Pi Pay strikes deal with government as Cambodia looks towards cashless future

By: Robin Spiess - Posted on: June 8, 2018 | Business

Cambodia’s government took a major step towards implementing cashless payments in the Kingdom yesterday, signing an agreement with local payment gateway Pi Pay to encourage users to pay for public services via their mobile wallets

A customer pays for a cinema ticket by scanning a QR code with Pi Pay’s mobile wallet app, Phnom Penh, Cambodia. Photo supplied

The agreement will see the Ministry of Public Works and Transit (MPWT) working closely with Pi Pay across 25 provinces to provide cashless payment options for public transit services including drivers’ tests, licenses, registration fees and tickets for taxi and ferry services.

Sun Chanthol, Minister of the MPWT, said at the signing that he hoped the agreement would help in “eliminating unofficial expenses” previously associated with these services, implying that the use of cashless transactions will leave less room for officials to impose bribes.

In a country where only a small percentage of citizens have their own bank accounts, cashless payments are often made via a top-up system that allows users to transfer cash into mobile wallets. With the rise of smartphone penetration in the country, this method of going cashless has become common for Cambodians as a means of paying for their mobile phone and internet bills.

Pi Pay, which launched in July last year, is a mobile app that provides users the ability to add cash to their mobile wallets via a top-up system or by linking their app to a bank account. In just under a year of operations, Pi Pay has processed more than 2.5 million transactions worth over $50 million and boasts a 30% user-growth rate each month.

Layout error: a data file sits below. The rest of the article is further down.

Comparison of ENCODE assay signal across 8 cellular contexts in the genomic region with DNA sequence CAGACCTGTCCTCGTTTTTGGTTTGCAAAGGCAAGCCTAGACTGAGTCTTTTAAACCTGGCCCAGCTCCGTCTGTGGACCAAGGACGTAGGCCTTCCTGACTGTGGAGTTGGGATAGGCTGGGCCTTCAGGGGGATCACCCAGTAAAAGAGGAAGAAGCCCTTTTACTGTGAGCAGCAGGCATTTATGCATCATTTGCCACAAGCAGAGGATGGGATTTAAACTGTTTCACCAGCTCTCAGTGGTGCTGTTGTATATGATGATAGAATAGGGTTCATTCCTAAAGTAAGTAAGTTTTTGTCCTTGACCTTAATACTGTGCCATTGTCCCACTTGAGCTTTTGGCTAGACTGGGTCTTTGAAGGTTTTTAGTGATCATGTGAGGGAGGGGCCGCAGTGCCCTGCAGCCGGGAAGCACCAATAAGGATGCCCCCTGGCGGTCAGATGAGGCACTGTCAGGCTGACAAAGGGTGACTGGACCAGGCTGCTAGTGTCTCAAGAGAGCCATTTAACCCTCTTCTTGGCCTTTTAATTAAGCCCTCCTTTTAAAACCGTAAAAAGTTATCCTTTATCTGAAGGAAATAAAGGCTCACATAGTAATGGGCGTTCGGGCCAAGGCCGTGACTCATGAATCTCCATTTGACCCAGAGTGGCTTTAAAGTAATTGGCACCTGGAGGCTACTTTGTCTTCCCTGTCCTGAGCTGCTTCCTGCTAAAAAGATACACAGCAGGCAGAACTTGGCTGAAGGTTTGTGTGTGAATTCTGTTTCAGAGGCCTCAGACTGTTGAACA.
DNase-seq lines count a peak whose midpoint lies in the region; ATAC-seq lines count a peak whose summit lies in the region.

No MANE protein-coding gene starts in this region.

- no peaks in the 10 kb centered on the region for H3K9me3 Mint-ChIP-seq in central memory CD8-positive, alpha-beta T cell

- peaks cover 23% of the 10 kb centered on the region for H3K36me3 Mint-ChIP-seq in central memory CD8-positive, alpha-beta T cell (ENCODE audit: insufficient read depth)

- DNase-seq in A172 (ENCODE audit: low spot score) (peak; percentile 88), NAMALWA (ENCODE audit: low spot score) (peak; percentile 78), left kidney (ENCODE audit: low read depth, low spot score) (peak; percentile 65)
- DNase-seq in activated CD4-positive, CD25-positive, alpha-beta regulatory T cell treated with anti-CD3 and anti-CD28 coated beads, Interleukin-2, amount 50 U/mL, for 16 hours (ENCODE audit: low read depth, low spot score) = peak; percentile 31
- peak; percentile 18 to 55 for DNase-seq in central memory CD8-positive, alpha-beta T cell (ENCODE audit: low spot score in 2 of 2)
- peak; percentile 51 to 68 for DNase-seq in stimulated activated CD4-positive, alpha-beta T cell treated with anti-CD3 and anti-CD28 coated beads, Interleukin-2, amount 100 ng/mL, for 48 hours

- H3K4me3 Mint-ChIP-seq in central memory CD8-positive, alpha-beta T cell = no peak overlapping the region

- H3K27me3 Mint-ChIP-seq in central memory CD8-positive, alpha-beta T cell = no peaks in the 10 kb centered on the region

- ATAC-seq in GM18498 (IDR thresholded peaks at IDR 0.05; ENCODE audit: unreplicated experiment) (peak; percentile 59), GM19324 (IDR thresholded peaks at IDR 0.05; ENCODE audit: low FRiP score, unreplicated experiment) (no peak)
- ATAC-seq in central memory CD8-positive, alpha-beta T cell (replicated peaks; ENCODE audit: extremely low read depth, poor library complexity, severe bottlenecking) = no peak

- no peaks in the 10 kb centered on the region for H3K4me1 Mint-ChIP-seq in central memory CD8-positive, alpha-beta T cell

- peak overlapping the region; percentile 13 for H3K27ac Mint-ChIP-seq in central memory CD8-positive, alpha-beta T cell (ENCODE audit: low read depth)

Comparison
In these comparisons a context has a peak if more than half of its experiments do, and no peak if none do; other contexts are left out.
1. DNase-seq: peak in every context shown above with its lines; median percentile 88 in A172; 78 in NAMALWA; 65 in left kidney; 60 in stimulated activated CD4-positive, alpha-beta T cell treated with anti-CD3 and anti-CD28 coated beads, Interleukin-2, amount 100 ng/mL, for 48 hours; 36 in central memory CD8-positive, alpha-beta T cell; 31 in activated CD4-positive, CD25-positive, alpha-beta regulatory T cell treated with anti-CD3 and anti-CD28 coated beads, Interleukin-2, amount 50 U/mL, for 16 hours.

Popularised by the steep discounts its users are routinely offered, Pi Pay is best known in the realms of restaurant and retail, with nearly 2,000 merchants and vendors signed on to the platform. Tomas Pokorny, CEO of Pi Pay, said he hopes that by expanding the range of services for which users can pay via the app, more Cambodians will be encouraged to go cashless.

“This partnership… represents a big step towards boosting the use of cashless payment technology in the Kingdom,” he said. “A partnership like this… will encourage even more Cambodians to embrace the convenience and security of cashless in all aspects of their lives – improving financial inclusion and driving financial literacy in the population.”

This is yet another step towards expansion for Pi Pay, which has begun working not only with the Cambodian government but also with international players including Alipay, the Chinese payment gateway founded by Alibaba’s Jack Ma, with whom Pi Pay partnered up late last year. According to Pokorny, the app has “at least three more large partnerships with international players” underway.